Though the Burmese government admitted to the existence of the grave, they claimed that they were under attack from 200 “terrorists” armed with swords and sticks. However, Reuters’ investigation went through Burmese soldiers, Rohingya refugees and Buddhist villagers — all of which deny that this attack ever happened.

The U.N. has described the actions against the Rohingya as “textbook ethnic cleansing,” and the U.S. has been consistently condemning the actions of the Burmese government since the onset of their Rohingya offensive. U.S. Secretary of State, Rex Tillerson, also said that the violence “constitutes ethnic cleansing.”

Read their whole report here. Warning: there are graphic images post-execution.

Houses are on fire in Gawdu Zara village, northern Rakhine state, Myanmar, Thursday, Sept. 7, 2017. Journalists saw new fires burning Thursday in the Myanmar village that had been abandoned by Rohingya Muslims, and where pages from Islamic texts were seen ripped and left on the ground. | AP Photo

The Journalists:

This is the story that the two journalists were working on when they were arrested. Again, their evidence comes from multiple angles, incriminating the actions of the Burmese military and the Inn Din Buddhist villagers from all angles — to include themselves. The journalists, Ko Wa Lone and Ko Kyaw Soe Oo, were invited to a dinner at a Burmese police official’s house, when they were subsequently arrested under the colonial-era Official Secrets Act. Some reports say that they were handed incriminating evidence and then immediately arrested thereafter.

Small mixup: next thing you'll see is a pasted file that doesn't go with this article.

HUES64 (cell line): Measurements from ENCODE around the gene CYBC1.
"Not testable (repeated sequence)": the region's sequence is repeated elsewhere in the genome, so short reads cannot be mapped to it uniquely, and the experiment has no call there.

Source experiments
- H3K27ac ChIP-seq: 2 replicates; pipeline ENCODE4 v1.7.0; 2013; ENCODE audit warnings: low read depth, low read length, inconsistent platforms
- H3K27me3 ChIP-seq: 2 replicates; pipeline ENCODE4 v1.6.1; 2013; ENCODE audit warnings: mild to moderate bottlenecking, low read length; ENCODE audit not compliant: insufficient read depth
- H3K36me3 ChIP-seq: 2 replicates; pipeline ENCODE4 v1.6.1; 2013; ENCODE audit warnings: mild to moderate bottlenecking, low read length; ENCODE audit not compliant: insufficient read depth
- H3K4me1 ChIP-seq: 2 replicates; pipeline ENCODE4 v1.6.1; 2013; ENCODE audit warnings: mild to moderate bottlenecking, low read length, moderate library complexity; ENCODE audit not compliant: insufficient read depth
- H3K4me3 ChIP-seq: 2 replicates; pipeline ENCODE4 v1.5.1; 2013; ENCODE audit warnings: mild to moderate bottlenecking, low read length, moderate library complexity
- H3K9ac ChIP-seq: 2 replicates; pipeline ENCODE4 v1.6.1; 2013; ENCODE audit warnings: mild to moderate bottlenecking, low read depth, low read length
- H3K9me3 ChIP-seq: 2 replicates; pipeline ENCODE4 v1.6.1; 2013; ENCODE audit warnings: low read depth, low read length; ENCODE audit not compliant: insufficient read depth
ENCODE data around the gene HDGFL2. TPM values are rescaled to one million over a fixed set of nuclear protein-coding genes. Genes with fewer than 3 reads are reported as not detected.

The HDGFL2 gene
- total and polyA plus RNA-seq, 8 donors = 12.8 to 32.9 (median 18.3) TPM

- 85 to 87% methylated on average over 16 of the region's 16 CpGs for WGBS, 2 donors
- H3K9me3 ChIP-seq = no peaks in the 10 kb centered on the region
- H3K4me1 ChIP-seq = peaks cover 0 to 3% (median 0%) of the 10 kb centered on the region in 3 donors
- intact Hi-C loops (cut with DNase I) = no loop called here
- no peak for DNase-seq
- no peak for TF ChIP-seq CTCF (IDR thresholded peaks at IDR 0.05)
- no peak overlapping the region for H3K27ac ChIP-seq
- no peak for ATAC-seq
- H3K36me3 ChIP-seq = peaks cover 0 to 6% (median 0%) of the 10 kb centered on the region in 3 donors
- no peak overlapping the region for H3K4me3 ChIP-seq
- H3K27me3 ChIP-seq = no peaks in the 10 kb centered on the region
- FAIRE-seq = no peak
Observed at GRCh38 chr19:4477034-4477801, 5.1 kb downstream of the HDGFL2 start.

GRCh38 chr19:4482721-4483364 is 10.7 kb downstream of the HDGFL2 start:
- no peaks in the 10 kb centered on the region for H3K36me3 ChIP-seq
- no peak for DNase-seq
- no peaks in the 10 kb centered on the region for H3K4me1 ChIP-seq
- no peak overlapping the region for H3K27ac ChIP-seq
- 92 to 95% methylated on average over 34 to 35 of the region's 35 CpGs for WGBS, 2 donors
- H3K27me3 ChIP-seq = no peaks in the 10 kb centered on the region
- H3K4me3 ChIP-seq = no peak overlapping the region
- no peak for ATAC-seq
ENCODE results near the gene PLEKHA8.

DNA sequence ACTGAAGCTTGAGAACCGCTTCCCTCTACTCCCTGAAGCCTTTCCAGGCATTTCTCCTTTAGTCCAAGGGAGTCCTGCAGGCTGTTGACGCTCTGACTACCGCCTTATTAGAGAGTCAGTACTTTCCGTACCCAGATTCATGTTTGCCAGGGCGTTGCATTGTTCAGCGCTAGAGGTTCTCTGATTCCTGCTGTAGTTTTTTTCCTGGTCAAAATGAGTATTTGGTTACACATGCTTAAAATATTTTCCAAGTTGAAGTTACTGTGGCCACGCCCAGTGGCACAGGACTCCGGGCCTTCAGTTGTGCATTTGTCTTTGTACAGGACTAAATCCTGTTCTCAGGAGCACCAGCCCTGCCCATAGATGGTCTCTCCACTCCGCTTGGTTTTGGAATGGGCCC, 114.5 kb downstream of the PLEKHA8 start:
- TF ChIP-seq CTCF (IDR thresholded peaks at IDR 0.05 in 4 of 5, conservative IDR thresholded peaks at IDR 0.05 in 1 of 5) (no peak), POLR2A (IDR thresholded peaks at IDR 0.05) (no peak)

The Ministry of Information said that they, “illegally acquired information with the intention to share it with foreign media.” The two are facing 14 years in prison under the act, and many have seen it as yet another way of the Burmese government impinging upon the nation’s freedom of speech.

Multiple news agencies have been vying to travel to Inn Din to verify and continue to cover the story, but they have been consistently denied entry by the Burmese government.

The pertinent part of the Official Secrets Act reads as follows:

3. (1) If any person for any purpose prejudicial to the safety or interests of the State—

(c) obtains, collects, records or publishes or communicates to any other person any secret
official code or password, or any sketch, plan, model, article or note or other document or
information which is calculated to be or might be or is intended to be, directly or
indirectly, useful to an enemy.”

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Reuters has now published the investigative piece they were working on when they were arrested, linked above.

In this combination of Dec. 27, 2017, file photos, Reuters journalist Thet Oo Maung, also known as Wa Lone, left, and Kyaw Soe Oo, also known as Moe Aung, are pictured outside court near Yangon, Myanmar. Myanmar is set to put two reporters from the Reuters news agency on trial after they were charged under a colonial-era state secrets act, in a case that highlights growing concerns about press freedom in the country. | AP Photos/Thein Zaw, File


Featured image courtesy of the Associated Press.